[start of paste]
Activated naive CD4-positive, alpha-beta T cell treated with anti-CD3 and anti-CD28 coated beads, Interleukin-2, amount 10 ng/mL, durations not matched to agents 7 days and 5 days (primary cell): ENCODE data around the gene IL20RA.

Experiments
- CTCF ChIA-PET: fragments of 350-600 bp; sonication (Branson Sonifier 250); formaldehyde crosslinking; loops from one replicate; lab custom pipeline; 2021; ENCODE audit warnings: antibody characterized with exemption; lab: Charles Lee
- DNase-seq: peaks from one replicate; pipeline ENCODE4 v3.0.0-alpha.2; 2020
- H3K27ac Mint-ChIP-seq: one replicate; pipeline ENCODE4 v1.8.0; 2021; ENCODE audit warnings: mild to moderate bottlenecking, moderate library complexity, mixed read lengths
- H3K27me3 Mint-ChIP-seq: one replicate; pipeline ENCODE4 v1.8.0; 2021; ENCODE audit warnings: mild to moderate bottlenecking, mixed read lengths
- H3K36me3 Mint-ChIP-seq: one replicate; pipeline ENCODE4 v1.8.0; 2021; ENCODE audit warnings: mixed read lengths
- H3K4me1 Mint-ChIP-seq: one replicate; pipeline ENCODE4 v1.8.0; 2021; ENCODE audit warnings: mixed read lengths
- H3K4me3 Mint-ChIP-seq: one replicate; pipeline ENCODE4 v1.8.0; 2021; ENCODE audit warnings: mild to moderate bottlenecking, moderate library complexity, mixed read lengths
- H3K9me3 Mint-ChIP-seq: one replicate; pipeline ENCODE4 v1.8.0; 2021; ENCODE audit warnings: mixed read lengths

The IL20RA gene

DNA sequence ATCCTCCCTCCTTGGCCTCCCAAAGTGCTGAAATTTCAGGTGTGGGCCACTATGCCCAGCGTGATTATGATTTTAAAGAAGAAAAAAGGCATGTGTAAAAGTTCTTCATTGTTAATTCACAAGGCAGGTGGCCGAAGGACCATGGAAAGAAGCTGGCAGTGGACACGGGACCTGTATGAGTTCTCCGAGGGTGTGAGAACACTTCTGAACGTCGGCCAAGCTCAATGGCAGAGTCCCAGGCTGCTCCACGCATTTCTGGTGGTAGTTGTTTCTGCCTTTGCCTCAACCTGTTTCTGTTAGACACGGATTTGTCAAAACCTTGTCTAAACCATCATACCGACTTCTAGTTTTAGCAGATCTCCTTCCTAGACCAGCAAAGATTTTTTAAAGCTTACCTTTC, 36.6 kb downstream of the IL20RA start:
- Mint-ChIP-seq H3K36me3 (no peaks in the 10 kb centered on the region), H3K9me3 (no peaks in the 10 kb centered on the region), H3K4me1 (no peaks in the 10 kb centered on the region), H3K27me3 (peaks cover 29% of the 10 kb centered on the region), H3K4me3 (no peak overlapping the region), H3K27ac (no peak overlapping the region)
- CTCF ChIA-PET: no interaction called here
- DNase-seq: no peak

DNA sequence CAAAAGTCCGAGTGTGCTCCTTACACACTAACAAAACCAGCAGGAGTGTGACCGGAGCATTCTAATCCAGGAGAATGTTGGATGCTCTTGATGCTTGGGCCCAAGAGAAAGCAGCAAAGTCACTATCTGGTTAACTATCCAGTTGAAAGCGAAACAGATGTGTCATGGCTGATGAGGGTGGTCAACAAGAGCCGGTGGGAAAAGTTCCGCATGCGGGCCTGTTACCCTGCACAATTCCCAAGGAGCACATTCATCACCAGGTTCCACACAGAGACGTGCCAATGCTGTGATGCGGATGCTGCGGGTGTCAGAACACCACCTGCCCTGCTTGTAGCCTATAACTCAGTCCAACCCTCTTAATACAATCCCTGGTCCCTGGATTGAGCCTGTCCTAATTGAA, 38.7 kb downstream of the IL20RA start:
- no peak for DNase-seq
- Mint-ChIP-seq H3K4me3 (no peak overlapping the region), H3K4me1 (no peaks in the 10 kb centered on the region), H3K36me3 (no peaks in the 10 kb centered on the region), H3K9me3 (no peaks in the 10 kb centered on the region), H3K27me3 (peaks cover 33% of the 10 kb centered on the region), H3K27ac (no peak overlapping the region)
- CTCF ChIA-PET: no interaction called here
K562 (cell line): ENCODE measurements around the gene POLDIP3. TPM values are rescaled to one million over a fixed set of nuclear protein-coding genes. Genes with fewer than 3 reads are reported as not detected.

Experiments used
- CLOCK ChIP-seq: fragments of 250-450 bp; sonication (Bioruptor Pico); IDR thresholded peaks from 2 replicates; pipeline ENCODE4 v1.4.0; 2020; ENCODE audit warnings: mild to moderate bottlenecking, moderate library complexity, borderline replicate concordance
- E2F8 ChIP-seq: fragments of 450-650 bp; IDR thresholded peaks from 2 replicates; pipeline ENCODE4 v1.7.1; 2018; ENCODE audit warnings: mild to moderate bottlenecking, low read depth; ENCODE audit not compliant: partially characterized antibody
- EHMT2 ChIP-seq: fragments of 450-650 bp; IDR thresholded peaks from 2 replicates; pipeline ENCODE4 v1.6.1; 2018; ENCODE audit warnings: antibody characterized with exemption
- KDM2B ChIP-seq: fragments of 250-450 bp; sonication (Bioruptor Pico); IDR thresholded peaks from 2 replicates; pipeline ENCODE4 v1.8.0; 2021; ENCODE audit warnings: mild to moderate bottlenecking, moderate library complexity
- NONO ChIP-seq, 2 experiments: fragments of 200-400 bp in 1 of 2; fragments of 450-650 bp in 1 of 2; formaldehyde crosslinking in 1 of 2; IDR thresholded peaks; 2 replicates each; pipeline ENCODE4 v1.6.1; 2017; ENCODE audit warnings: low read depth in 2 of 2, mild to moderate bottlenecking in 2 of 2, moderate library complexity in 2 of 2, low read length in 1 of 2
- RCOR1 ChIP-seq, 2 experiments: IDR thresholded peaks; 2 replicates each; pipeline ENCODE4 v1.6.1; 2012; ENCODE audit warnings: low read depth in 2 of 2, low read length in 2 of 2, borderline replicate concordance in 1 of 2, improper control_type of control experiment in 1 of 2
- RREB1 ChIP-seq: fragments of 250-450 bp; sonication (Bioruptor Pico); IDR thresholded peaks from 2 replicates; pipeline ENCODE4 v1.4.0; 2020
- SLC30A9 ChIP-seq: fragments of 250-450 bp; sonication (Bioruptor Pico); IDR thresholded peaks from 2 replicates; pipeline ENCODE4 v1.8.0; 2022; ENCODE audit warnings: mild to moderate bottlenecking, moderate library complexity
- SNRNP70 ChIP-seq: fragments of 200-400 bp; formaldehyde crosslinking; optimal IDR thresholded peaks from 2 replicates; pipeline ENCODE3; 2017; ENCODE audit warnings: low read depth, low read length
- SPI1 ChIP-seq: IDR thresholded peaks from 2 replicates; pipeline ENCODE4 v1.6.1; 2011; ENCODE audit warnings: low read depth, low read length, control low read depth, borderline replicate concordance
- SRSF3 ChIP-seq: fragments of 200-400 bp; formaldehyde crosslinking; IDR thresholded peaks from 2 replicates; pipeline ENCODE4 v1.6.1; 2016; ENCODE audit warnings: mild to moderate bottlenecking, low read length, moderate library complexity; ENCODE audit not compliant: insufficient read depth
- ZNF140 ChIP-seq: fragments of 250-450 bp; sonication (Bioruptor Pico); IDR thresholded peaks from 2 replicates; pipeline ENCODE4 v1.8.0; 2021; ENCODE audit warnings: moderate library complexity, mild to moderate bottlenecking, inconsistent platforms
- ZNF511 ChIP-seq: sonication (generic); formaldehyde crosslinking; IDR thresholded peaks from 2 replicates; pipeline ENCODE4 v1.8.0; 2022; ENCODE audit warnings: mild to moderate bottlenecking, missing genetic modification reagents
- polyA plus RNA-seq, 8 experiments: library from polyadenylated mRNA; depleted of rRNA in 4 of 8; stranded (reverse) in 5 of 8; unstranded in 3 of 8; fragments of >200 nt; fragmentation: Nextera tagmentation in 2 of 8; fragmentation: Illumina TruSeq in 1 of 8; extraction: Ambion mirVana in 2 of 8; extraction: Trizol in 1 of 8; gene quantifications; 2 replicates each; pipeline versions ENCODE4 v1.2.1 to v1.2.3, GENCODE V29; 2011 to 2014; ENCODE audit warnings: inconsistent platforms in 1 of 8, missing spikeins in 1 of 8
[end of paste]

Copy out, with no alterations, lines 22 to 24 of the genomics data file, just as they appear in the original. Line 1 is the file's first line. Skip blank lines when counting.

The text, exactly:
- CLOCK ChIP-seq: fragments of 250-450 bp; sonication (Bioruptor Pico); IDR thresholded peaks from 2 replicates; pipeline ENCODE4 v1.4.0; 2020; ENCODE audit warnings: mild to moderate bottlenecking, moderate library complexity, borderline replicate concordance
- E2F8 ChIP-seq: fragments of 450-650 bp; IDR thresholded peaks from 2 replicates; pipeline ENCODE4 v1.7.1; 2018; ENCODE audit warnings: mild to moderate bottlenecking, low read depth; ENCODE audit not compliant: partially characterized antibody
- EHMT2 ChIP-seq: fragments of 450-650 bp; IDR thresholded peaks from 2 replicates; pipeline ENCODE4 v1.6.1; 2018; ENCODE audit warnings: antibody characterized with exemption